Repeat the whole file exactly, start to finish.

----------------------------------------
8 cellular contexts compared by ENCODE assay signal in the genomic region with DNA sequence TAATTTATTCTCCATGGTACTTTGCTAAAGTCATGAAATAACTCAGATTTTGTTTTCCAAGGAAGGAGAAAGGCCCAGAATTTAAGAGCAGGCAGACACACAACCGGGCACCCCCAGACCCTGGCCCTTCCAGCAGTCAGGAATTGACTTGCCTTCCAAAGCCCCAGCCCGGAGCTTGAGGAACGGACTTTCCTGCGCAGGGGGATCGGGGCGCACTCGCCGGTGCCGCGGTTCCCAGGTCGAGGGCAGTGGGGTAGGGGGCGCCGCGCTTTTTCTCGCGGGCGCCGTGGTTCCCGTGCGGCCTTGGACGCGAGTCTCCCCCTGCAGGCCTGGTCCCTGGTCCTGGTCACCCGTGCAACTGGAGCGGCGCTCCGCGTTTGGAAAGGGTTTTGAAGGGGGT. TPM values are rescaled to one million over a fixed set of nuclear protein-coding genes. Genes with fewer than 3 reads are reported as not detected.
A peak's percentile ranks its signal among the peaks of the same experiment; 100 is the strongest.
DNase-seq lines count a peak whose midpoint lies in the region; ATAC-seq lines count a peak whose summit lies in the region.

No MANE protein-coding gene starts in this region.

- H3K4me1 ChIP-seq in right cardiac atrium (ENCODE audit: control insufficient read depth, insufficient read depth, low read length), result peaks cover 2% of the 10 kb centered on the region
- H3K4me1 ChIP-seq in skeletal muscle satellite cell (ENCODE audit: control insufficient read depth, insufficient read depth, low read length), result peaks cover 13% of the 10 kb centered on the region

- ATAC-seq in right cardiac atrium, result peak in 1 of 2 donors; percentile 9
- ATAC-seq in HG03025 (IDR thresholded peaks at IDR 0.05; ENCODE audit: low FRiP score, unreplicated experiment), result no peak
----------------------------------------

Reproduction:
8 cellular contexts compared by ENCODE assay signal in the genomic region with DNA sequence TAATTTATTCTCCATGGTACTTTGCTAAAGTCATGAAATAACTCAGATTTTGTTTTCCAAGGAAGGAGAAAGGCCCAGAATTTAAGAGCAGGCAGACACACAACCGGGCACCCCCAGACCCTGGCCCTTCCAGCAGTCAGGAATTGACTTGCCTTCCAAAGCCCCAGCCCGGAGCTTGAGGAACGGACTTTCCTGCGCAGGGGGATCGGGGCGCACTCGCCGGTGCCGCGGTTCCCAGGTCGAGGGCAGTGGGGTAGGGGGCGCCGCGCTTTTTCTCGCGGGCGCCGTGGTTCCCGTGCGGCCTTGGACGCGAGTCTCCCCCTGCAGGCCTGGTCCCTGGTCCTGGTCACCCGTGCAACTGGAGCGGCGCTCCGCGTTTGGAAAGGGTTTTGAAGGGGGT. TPM values are rescaled to one million over a fixed set of nuclear protein-coding genes. Genes with fewer than 3 reads are reported as not detected.
A peak's percentile ranks its signal among the peaks of the same experiment; 100 is the strongest.
DNase-seq lines count a peak whose midpoint lies in the region; ATAC-seq lines count a peak whose summit lies in the region.

No MANE protein-coding gene starts in this region.

- H3K4me1 ChIP-seq in right cardiac atrium (ENCODE audit: control insufficient read depth, insufficient read depth, low read length), result peaks cover 2% of the 10 kb centered on the region
- H3K4me1 ChIP-seq in skeletal muscle satellite cell (ENCODE audit: control insufficient read depth, insufficient read depth, low read length), result peaks cover 13% of the 10 kb centered on the region

- ATAC-seq in right cardiac atrium, result peak in 1 of 2 donors; percentile 9
- ATAC-seq in HG03025 (IDR thresholded peaks at IDR 0.05; ENCODE audit: low FRiP score, unreplicated experiment), result no peak